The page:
In the following block, I use $IF, $ELSE and DBMS_DB_VERSION to determine if I should include the UDF prima (new to Oracle Database 12c), which improves the performance of functions called from within SQL statements:
   /* UDF pragma not available till 12.1 */
Next up: use my own application-specific inquiry directive, along with one provided by Oracle:

$IF $$commit_off
   DBMS_OUTPUT.PUT_LINE ('Commit disabled in $$PLSQL_UNIT');
Finally, I use $ERROR to force a compilation error if anyone tries to compile this code on a version earlier than 12.1.
CREATE OR REPLACE PROCEDURE uses_the_latest_and_greatest
      $ERROR 'This program requires Oracle Databse 12.1 or higher.' $END

Comprehensive white paper: a great starting place - and required reading - for anyone planning on using conditional compilation in production code

Conditional compilation scripts on LiveSQL

Tim Hall (Oracle-BASE) coverage of conditional compilation

Conditional compilation documentation

My Oracle Magazine article on this topic

Conditional Compilation Series
1. An introduction to conditional compilation
2. Viewing conditionally compiled code: what will be run?
3. Writing code to support multiple versions of Oracle Database
4. Setting and using your own conditional compilation flags
5. How to make sure your code FAILS to compile


  1. Steven,

    Regarding conditional compilation, I'm really struggling with the question why on earth the ver_le_* constants have been introduced.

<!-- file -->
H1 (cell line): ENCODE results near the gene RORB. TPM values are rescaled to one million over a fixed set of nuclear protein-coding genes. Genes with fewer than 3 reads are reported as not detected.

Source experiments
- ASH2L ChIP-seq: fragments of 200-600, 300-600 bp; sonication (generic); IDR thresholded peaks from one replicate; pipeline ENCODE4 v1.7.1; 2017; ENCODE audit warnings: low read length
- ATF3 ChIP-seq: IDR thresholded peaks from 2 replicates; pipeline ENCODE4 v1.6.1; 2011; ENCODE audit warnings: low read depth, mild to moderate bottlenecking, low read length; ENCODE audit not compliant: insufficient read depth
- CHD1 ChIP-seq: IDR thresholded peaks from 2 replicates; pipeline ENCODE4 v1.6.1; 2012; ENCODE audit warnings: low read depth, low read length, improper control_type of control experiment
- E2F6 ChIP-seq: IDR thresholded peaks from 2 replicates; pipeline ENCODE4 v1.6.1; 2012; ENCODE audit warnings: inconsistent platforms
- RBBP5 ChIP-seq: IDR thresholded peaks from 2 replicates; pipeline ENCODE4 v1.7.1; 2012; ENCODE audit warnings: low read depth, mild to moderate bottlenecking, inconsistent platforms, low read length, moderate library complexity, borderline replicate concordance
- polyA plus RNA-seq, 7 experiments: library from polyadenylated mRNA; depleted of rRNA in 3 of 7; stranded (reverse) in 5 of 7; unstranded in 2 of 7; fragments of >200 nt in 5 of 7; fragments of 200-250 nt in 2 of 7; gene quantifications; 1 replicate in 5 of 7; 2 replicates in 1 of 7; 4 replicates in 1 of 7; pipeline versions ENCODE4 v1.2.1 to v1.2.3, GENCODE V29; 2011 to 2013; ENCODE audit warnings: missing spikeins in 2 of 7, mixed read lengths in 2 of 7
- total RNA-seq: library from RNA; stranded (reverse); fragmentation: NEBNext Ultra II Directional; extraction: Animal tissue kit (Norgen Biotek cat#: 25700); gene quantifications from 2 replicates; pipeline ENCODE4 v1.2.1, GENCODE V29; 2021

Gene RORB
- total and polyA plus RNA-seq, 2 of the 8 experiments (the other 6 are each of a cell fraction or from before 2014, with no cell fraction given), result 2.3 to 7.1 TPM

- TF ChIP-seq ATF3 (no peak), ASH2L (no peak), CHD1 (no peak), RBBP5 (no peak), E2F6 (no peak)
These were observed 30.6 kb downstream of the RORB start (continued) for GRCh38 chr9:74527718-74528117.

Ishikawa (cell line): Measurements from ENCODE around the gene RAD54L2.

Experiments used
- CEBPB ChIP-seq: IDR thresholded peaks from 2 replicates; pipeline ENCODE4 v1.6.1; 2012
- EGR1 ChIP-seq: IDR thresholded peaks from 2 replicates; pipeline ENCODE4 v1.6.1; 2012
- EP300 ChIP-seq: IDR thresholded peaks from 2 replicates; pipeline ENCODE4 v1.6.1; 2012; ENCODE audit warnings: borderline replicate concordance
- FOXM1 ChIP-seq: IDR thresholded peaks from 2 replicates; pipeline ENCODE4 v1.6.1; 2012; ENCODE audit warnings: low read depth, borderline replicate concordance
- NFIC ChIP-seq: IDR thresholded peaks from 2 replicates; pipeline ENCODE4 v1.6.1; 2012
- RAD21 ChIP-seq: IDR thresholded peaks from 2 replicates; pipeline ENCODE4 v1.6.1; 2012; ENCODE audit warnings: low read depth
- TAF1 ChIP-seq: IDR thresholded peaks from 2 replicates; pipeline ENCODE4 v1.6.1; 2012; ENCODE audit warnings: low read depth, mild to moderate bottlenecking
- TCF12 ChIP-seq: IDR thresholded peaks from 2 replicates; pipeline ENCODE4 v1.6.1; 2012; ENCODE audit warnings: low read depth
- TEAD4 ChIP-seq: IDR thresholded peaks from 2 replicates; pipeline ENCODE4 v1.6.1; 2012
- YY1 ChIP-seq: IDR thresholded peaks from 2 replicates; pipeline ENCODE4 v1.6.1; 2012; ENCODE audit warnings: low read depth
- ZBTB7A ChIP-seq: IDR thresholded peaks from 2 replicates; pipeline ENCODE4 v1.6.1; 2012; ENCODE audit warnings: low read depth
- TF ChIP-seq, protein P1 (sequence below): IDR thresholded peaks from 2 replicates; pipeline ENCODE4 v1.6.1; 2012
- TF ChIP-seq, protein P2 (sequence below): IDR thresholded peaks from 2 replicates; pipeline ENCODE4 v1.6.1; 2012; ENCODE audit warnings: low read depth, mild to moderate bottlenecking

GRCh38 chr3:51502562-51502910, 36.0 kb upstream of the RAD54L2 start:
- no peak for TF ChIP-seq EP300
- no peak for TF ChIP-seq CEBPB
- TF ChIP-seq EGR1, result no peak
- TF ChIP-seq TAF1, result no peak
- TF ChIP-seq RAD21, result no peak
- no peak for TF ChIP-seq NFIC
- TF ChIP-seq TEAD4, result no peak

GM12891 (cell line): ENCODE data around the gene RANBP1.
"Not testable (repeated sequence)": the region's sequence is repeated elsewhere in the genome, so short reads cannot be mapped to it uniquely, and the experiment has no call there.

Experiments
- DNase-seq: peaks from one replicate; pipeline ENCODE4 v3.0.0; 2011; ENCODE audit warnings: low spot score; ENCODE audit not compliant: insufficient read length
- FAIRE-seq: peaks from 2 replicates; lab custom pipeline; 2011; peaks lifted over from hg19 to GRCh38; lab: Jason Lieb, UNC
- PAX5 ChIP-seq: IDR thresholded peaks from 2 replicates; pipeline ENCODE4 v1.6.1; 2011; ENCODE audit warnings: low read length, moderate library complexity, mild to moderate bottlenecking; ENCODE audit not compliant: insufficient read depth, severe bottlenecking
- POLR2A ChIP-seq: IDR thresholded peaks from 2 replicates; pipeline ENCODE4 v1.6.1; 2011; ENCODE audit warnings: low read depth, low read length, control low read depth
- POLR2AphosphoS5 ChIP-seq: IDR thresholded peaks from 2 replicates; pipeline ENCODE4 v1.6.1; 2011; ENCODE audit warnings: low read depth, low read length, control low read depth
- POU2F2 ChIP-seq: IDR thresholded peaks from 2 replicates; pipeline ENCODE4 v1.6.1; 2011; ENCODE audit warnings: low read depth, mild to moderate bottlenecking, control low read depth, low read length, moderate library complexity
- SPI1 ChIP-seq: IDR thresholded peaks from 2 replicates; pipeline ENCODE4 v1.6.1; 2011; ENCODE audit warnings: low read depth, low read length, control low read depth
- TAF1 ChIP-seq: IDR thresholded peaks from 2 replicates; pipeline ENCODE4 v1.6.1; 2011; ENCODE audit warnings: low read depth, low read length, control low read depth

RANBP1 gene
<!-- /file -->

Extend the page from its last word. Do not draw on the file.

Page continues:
Maybe you could shed some light on when they are useful.

    Spoiler alert: I never use them, I always use the constants 'version' and 'release'.

    Consider the (rather useless) function:
    create or replace function test_function
    return varchar2
    functionresult varchar2(100);
    begin -- test_function
    functionresult := $if dbms_db_version.ver_le_18
    'Older version'
    'Newer version'

    return to_char (functionresult);
    end test_function;

    And the use of the function:
    select test_function from dual;

    Now, it may be obvious that what I want is:
    If I'm on a database version higher than 18, return 'Newer version'
    If I'm on a database version less than or equal to 18, return 'Older version'

    Function looks good, let's test it...

    Version 19:
    Function created.
    'Newer version'

    Version 18:
    Function created.
    'Older version'

    ...Man, I'm good. This function is awesome!...

    Version 12.2:
    Function created with compilation errors.
    show errors